“It was hard. I cried a lot.”
Ellen Kett remembers her first semester here as one that was challenging for a number of reasons. The native of Melbourne, Australia decided to come to SFU to play for the women’s basketball team, as well as pursue a degree in health sciences. The transition was tough not only from an academic and athletic perspective, but also for being so far away from home.
Initially, Kett was hesitant about even coming here at all.
“I wasn’t too sold on the idea of coming. I didn’t really want to come. I kind of liked my life back home and wasn’t super into basketball. It wasn’t really my life. I was kind of happy to fizzle out and let it slide, but my mom [was] like, no, you’re going.”
Kett eventually did take her mom’s advice. After exchanging emails with head coach Bruce Langford, she committed to SFU and came to the campus for the first time in August 2013.
“My first four months were pretty hard. With basketball, that was a whole new ball game. Everyone was so much stronger. I didn’t come in super fit, so I was already behind.
“I know especially around Christmas time, I got super homesick. I remember going to [head coach Bruce] Langford’s office saying I want to go home.”
However, the turning point came with a visit from her mother that first Christmas away from home.
“She said ‘you’re not missing out on anything at home. We miss you, but you’re having a great time here.’ I had a lot of great friends and a good support system my first year which helped a lot.”
Since then, Kett has evolved into arguably the team’s most valuable player. This season, she leads SFU, or is near the top, in nearly every major statistical category — including rebounding, a rarity for someone who plays her position of point guard.
“A lot of the times I’m in the right place at the right time,” she explained on her rebounding prowess. “I do work hard and I do play a lot of minutes so that kind of helps, but credit to [Rachel] Fradg[ley] and everyone else. They are the ones who [are] boxing out and I’m just lucky sweeping through.”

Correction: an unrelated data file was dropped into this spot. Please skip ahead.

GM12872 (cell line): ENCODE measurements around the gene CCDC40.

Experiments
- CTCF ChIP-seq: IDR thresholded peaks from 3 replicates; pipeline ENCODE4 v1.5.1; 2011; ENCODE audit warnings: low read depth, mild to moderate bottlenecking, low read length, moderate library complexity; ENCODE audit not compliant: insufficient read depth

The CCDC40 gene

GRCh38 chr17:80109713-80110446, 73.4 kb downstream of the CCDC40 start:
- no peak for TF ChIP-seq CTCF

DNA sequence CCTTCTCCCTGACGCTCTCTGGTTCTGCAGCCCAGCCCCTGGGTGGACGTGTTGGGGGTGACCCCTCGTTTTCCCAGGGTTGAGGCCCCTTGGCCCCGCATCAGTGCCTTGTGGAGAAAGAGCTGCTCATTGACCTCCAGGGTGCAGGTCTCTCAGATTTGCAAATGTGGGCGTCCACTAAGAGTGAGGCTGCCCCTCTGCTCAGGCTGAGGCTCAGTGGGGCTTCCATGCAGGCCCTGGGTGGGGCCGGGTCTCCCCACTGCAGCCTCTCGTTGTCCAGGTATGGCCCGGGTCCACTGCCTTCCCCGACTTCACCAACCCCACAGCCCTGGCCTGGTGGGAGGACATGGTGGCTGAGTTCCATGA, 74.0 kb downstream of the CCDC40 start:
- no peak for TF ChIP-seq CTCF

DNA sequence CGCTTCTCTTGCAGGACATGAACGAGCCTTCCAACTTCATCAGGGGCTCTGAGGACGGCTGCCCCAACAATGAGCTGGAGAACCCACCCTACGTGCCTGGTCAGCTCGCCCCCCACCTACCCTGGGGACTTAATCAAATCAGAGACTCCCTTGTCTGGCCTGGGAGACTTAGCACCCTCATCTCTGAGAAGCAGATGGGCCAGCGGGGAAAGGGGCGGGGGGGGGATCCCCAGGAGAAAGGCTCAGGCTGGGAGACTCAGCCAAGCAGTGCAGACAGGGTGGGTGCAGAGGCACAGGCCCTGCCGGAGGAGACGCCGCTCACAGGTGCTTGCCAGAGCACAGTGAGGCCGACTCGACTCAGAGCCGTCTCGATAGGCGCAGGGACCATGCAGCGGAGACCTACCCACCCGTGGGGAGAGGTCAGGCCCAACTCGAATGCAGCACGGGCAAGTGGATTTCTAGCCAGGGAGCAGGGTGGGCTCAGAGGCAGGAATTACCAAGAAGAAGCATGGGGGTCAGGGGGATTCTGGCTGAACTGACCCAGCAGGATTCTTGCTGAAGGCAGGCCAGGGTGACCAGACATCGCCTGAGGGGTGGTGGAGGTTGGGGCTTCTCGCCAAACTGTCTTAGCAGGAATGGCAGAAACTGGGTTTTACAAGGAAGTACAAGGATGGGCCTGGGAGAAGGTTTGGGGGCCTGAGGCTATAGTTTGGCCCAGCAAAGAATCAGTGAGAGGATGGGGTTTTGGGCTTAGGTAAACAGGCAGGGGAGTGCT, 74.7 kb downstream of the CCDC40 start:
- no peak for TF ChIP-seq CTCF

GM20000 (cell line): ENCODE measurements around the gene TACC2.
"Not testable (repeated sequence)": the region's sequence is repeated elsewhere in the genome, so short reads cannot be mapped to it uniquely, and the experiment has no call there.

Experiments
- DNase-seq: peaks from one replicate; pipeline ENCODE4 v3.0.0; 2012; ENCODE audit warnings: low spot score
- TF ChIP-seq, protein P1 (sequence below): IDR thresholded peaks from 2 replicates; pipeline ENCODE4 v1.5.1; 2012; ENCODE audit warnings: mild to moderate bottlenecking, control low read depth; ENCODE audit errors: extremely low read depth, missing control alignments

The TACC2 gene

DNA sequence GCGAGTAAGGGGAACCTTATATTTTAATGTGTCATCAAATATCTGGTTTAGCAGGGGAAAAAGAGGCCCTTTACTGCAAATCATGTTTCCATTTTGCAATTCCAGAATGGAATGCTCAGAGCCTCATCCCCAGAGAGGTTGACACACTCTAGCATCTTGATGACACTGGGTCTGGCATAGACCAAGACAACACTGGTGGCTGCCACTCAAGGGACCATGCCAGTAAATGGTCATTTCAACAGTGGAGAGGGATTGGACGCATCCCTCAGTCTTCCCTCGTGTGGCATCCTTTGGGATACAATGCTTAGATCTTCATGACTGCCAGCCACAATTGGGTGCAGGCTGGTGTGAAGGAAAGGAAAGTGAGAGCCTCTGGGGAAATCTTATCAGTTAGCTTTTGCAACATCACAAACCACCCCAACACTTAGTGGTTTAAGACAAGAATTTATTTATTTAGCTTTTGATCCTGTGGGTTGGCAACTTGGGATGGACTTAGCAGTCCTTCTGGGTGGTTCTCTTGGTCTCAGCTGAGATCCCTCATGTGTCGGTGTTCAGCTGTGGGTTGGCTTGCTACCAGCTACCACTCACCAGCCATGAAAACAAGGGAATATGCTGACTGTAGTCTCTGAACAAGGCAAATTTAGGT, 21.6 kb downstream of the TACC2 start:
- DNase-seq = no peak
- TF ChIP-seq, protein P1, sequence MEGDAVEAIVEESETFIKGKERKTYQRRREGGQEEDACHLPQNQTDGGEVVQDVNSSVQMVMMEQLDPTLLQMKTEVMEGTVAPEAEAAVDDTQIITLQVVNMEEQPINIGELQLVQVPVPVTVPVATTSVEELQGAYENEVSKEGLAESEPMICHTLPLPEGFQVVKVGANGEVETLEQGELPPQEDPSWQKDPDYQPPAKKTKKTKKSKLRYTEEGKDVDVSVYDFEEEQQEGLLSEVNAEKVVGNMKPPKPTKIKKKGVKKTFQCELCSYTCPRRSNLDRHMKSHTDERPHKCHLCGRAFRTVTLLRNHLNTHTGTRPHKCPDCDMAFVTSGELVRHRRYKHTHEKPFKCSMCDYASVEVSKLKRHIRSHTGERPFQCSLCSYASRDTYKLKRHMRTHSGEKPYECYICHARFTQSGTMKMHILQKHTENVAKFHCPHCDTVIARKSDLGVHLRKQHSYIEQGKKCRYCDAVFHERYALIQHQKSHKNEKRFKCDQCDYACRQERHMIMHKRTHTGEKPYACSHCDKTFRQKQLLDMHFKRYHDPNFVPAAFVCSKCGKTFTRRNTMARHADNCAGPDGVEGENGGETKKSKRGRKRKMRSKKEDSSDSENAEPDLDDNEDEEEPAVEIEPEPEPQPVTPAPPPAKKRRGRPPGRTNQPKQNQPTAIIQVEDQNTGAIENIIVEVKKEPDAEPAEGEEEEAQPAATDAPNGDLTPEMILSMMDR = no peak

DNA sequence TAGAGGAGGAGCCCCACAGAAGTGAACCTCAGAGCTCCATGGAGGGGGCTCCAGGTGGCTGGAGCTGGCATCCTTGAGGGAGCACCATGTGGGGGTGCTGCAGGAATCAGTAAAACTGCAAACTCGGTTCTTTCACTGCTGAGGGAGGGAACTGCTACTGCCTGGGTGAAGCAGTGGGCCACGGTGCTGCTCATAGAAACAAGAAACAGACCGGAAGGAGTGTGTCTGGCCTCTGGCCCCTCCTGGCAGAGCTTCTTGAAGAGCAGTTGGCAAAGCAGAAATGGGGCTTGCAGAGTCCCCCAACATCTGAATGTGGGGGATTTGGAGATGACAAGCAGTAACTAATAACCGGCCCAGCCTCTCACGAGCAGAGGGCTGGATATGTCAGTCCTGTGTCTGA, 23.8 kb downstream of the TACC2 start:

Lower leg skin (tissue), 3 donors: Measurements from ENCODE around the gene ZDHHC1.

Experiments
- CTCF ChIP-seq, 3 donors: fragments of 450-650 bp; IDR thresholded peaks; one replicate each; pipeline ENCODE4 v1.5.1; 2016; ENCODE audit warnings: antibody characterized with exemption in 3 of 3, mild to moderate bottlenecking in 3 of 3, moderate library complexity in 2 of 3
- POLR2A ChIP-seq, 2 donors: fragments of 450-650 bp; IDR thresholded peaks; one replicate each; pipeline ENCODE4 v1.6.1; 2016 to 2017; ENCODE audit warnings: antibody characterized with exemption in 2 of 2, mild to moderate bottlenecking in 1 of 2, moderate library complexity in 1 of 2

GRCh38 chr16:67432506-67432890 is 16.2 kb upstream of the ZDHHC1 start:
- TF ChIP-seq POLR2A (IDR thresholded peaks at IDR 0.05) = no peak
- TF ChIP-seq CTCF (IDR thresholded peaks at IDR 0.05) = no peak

“We definitely have the potential to [win the GNAC championship] if we keep improving and keep on the same track.”
The importance to her team is reflected in how often she’s on the court. Kett’s average minutes per game this season thus far is 32.2, and she’s the only SFU player to average over 30. It’s a far cry from last season, when due to a shortage of players, she averaged just under 38 minutes a game and on some nights, even played the entire 40 minutes.
“It’s only a few minutes, but it is definitely making a difference,” said Kett on the difference in playing time. “I had really bad shin splints last year, but this year I am feeling a lot better, a lot fresher every game. It’s great because we have people that can come in and it doesn’t drop off or anything.”
With this new crop of talented newcomers and a solid core of returning players, the team this year currently sports a 14–2 overall record, 5–1 in the Great Northwest Athletic Conference (GNAC). If this pace continues, it will surely be the team’s best record in the NCAA era. Kett attributed the great start to the season to this mix of veteran and new talent.
“We have six new people coming in, but we also had the same core” she explained. “So while we were teaching new people new things, a lot of us already knew what was going on and how to do things. I think that the rookies are really good in a way that they really want to learn and are trying really hard. They push everybody at practice and there is nothing worse than starters knowing they are going to start every game, so it’s nice to have the rookies come in and give everyone a run for their money.”
In her last season of eligibility, Kett knows exactly what her goal is: to win a GNAC championship and go on a run in the national tournament.
“I think that would be an awesome way to go out,” she commented. “We definitely have the potential to do that if we keep improving and keep on the same track.”
However, her plans after graduation are still up in the air. Although she is keen on pursuing a career in nursing in the future, whether it takes her back home or keeps her here is yet to be determined.
“The closer my leaving date comes, the more I don’t want to leave,” explained Kett. “The grass is green here, and when I’m home, I don’t want to come back. So it’s weird for me, in a way, that I don’t know where I want to go. This place has become my home, and all the people around are my family. If I was to leave on a plane and not book a return ticket, it would be like leaving my family behind.”
Fun Fact: Favourite TV show?
“The Office, the US Version. My team is obsessed with it. Well, half of my team is obsessed, and half of them want to kill us.”